Pro-Democracy Protests Fill Streets In Sudan, Calling For Civilian Control
Protests in Sudan demanding civilian rule were met by violence over the weekend. Tens of thousands of Sudanese filled the streets of the capital city, Khartoum, and other areas calling for the military government to relinquish control.
The government said that seven people were killed and 181 were injured, including 27 with gunshot wounds, amidst Sunday's mass demonstrations across the country. The Sudanese Professionals Association, which led the protests that took down Omar al-Bashir in April, said three people who had been fatally shot were found Monday next to a school near Khartoum.
Authorities pinned blame for the casualties on protest leaders whom officials said diverted marchers toward the military headquarters and presidential palace.
A military junta has held tightly to power since the ouster of longtime dictator Bashir. Protesters are not satisfied with rule by the Transitional Military Council, and are demanding democracy and civilian leadership.
Many thought this revolution was over after a recent brutal quashing of dissent when militias cleared a protest camp. At least 100 were killed, and activists said women were raped and bodies thrown into the Nile.
Sunday's demonstrations were the first mass protest since last month's violence, and scores of people showed up Sunday to demand a different future for their nation. The protests were planned to coincide with the 30th anniversary of the coup that brought Bashir to power.
"It was not just an act of defiance, but an act of immense bravery," NPR East Africa correspondent Eyder Peralta reports.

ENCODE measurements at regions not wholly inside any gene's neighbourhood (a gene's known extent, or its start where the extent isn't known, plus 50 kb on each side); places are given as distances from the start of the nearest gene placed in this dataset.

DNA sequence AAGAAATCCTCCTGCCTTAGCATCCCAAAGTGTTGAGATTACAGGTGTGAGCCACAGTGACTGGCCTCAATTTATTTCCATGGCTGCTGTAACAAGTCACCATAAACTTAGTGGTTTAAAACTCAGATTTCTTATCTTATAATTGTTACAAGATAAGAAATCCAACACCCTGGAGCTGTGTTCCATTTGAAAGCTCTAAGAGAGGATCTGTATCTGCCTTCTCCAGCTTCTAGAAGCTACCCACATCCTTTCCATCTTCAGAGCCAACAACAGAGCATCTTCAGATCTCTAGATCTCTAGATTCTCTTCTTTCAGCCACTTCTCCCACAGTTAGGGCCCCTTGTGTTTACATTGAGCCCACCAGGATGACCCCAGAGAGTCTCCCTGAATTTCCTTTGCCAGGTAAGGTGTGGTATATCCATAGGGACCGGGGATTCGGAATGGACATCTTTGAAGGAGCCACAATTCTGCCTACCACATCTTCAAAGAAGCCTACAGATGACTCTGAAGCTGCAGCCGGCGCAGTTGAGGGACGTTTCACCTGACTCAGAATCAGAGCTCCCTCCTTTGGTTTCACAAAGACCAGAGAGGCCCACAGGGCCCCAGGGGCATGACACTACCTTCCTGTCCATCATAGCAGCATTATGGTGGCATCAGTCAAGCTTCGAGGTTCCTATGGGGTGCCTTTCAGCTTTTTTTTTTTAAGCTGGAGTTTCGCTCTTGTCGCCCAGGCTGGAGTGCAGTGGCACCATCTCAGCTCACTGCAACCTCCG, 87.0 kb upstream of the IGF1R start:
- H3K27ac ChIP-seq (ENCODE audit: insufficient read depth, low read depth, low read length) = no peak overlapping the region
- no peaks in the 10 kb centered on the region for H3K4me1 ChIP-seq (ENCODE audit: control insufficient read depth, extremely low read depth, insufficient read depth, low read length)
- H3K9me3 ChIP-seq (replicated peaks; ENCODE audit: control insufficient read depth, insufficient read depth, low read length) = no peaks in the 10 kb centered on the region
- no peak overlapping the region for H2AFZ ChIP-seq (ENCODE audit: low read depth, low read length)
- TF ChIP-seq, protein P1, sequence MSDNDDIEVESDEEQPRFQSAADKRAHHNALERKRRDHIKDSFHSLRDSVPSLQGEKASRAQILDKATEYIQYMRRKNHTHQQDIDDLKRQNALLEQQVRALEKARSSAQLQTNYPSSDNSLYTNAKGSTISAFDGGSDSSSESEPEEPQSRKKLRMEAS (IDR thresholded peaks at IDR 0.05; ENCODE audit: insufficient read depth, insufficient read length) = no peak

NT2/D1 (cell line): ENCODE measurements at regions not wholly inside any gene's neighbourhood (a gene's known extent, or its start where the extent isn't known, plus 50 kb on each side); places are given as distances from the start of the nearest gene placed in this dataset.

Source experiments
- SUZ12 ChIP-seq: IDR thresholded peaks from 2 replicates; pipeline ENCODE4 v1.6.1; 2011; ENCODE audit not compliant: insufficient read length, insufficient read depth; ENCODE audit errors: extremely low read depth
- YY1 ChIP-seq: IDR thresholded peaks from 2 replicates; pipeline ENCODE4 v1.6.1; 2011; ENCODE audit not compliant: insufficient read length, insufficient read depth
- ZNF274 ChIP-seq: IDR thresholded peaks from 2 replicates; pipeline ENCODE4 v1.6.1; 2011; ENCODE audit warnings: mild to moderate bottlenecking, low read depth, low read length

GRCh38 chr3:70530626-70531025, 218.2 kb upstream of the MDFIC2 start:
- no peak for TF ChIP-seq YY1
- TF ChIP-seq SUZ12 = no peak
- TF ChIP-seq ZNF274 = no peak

"The Rapid Support Forces, a military group tied to the old Janjaweed militias that committed genocide in Darfur, are everywhere," Peralta explains. "We're used to anti-riot security forces in this part of the world, but this is a militia.
"They have opened fire with machine guns. They carry whips, sticks, electrical prods – and they have acted ruthlessly. Yet the Sudanese people still went out. The junta thought they had scared people back to their homes. ... But these protests tell us the Sudanese want top-to-bottom change in their country and that they're willing to die to get it."
Internet has been blocked in the country for weeks, making communication and finding reliable information difficult.
The Washington Post reports that without internet, some protesters turned to old-school ways to advertise: "Some neighborhood organizations, like the Sons of Shambhat, have gotten the word out using megaphones. Graffiti has taken the place of the Facebook news feed. Across the Nile in Omdurman, protest organizers built up support by holding a community service day. Volunteers cleared a large open area of trash under a blazing sun, wearing bandannas that said: 'We will build what we are dreaming of.' "
Last week, a top State Department official said that the U.S. was considering all options if Sudan cracked down on protesters, Reuters reported. "We're looking at all options, including sanctions down the line should there be any kind of repeat of violence," Makila James, deputy assistant secretary for East Africa and the Sudans, said during a U.S. House of Representatives hearing.
One of the Sudanese protest leaders, Mohammed al-Asam, said the demonstrations would continue until there is a change in power. "The military council has only one option, which is to respond to demands of the Sudanese people," he said in a video, according to the AP.
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